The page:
Individual cost of transportation sales tax will vary based on income and age

By Maria Saporta

If voters approve the one-percent regional transportation sales tax on July 31, the amount families will pay will vary based on income and age.

An analysis of who would pay how much was done by Georgia State University’s Fiscal Research Center at the Andrew Young School of Public Policy. The analysis draws on the Atlanta Regional Commission’s demographic information to show the distributional impact by age and income.

For example, low-income families — people making between $5,000 and $10,000 a year would end up paying 1.7 percent of their pre-tax income (or $76 per capita). By comparison, people making more than $70,000 a year would pay 0.4 percent of their pre-tax income (or $142 per capita).

But Peter Bluestone, a senior research associate at GSU’s Fiscal Research Center, said the burden on lower-income families “could be mitigated by purchasing qualifying food products through various supplemental food programs such as the federal food stamps program.” Those would be exempt from the transportation sales tax.

Among the different age groups, senior citizens (65 and older) would be expected to pay about 0.6 percent of their pre-tax income for the sales tax (or $136 per capita). The age group with the highest relative burden were those under 25, which would pay 0.7 percent (or $82 per capita).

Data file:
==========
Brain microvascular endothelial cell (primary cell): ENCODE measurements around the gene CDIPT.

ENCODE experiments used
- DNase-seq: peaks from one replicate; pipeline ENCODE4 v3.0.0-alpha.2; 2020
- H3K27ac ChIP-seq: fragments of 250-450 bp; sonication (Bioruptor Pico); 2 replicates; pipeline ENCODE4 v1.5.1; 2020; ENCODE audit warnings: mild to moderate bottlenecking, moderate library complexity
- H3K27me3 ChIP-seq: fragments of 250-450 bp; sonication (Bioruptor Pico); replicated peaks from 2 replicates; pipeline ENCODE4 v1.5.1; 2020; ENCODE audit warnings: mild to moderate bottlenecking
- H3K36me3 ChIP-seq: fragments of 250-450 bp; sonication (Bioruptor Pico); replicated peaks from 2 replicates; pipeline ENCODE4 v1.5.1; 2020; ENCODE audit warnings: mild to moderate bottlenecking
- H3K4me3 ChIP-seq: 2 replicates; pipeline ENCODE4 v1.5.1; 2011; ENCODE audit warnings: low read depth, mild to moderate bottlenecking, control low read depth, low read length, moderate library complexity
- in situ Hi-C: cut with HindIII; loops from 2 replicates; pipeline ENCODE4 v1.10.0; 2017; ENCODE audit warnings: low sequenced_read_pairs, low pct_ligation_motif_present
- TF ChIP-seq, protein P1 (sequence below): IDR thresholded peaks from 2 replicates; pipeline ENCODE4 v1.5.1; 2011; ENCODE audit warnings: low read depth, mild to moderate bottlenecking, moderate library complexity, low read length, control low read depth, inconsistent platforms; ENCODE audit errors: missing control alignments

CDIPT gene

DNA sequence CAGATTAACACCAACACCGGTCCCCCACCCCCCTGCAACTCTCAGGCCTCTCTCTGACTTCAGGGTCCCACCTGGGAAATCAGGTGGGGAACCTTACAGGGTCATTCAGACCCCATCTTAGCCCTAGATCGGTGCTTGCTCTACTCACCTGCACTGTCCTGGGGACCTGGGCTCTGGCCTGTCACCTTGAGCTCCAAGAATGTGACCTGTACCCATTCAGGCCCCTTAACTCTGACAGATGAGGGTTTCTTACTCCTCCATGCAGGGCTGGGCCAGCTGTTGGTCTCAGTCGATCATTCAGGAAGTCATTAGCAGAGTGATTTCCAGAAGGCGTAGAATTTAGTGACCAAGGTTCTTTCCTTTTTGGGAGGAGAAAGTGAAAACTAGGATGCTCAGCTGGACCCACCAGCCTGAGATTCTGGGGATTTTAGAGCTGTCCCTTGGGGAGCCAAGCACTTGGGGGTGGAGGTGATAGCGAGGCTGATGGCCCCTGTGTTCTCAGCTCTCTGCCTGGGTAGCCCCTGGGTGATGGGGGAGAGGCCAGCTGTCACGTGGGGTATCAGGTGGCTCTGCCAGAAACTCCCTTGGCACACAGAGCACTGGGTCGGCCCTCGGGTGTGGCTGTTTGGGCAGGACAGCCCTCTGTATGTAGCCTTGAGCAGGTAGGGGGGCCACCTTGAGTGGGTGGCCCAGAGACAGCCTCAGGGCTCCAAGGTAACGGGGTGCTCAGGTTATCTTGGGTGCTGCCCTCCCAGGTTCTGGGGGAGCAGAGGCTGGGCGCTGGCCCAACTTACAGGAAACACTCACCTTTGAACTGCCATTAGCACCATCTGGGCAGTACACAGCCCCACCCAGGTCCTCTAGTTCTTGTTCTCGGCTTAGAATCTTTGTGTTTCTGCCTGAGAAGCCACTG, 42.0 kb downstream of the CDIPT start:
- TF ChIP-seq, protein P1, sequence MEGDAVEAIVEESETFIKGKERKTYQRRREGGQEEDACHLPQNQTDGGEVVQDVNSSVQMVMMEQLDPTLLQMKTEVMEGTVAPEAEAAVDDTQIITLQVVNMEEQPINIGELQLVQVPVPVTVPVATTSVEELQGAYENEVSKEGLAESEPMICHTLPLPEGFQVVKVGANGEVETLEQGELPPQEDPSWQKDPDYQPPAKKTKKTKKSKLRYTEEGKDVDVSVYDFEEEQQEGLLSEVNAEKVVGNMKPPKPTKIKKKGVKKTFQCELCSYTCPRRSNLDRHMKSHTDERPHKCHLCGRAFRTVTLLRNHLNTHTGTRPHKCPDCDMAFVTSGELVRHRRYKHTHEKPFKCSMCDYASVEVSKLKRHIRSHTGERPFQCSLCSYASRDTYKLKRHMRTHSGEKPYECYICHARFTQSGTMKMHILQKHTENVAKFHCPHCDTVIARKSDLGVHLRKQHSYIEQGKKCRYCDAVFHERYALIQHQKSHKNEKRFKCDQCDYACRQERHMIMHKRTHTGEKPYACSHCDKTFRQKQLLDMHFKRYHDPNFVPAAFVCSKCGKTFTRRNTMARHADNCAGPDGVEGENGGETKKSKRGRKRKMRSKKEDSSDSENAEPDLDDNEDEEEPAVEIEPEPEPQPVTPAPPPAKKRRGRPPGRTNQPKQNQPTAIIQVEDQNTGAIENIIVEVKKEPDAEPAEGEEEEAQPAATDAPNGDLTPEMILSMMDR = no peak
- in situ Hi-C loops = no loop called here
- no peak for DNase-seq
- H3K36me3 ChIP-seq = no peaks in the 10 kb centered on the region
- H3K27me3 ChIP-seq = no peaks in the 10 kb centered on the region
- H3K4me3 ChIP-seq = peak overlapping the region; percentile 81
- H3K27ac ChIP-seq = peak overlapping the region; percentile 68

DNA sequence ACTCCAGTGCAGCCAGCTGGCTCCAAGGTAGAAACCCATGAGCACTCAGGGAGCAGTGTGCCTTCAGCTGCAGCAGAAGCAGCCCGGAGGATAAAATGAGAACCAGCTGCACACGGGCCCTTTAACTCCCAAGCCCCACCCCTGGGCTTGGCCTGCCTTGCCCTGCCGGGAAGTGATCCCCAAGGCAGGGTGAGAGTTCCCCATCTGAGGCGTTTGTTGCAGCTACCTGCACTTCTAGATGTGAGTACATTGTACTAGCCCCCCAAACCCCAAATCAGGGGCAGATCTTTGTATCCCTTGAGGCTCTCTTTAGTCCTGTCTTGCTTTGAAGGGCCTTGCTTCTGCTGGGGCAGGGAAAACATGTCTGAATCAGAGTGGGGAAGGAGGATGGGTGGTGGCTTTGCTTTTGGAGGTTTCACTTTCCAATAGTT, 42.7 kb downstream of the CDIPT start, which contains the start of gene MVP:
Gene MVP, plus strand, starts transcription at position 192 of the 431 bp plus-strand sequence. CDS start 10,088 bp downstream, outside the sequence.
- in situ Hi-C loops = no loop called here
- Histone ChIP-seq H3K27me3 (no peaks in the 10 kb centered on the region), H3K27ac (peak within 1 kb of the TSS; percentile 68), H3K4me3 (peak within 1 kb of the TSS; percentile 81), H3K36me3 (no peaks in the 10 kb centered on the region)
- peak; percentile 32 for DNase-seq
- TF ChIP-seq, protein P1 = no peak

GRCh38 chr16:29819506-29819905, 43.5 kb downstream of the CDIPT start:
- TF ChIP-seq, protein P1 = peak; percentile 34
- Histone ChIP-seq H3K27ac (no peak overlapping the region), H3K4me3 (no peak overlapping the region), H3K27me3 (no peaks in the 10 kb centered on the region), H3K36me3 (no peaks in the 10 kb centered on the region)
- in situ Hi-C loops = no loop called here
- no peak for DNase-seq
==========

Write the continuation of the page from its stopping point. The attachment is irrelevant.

The disparity, however, isn’t that great with the age group that would be paying least of their relative income — those between the ages of 45 and 54, paying 0.4 percent of their pre-tax income (or $116 per capita).

GSU also estimated the cost per household and determined that the average household of 2.5 people would pay an additional $280 a year for the sales tax.

Please click here to read the full analysis.

Maria Saporta, Editor, is a longtime Atlanta business, civic and urban affairs journalist with a deep knowledge of our city, our region and state.  Since 2008, she has written a weekly column and news stories for the Atlanta Business Chronicle. Prior to that, she spent 27 years with The Atlanta Journal-Constitution, becoming its business columnist in 1991. Maria received her Master’s degree in urban studies from Georgia State and her Bachelor’s degree in journalism from Boston University. Maria was born in Atlanta to European parents and has two young adult children.

1 reply
  1. KellyWoods says:

    It is not popular to increase taxes and no one wants to spend more money than they have to especially in today’s economy.  However, it is apparent that the traffic congestion in GA is beyond ridiculous and that we must begin to take the proper measures to improve it.  If we don’t, other cities clearly don’t have a problem doing so and we will just be left behind.Report

    Reply

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